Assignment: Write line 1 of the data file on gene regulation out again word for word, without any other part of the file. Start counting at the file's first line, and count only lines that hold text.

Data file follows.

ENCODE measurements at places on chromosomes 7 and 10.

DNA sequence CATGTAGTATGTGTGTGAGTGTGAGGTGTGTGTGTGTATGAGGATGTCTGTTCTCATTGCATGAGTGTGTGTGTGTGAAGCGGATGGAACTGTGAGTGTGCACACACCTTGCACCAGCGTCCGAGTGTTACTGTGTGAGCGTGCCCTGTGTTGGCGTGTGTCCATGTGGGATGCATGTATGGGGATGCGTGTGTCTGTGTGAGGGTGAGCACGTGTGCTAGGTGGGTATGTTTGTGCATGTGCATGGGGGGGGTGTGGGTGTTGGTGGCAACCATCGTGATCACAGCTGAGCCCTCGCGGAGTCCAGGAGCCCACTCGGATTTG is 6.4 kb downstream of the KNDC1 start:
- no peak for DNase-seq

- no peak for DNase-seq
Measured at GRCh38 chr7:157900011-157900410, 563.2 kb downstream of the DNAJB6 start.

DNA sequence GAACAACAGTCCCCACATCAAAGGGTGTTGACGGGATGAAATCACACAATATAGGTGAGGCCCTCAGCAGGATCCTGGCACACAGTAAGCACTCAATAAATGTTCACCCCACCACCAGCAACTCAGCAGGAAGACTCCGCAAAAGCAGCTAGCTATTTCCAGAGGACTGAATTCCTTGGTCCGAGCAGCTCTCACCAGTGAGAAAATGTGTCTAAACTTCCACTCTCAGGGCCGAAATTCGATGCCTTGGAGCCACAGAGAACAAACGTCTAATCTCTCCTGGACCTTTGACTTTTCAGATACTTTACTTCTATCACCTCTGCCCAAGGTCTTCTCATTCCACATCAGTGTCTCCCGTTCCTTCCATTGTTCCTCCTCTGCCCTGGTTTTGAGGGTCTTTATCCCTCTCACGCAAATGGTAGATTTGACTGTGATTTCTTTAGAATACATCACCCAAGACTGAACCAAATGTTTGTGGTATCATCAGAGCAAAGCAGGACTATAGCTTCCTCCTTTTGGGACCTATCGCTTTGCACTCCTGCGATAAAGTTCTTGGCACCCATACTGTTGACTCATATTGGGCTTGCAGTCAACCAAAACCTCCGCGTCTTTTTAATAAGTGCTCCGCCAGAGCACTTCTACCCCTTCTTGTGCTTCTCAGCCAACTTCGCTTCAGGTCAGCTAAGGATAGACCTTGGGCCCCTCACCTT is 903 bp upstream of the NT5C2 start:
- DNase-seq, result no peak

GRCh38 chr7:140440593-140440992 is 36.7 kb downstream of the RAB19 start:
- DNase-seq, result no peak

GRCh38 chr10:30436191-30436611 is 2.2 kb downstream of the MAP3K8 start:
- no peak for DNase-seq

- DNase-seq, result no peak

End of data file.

ENCODE measurements at places on chromosomes 7 and 10.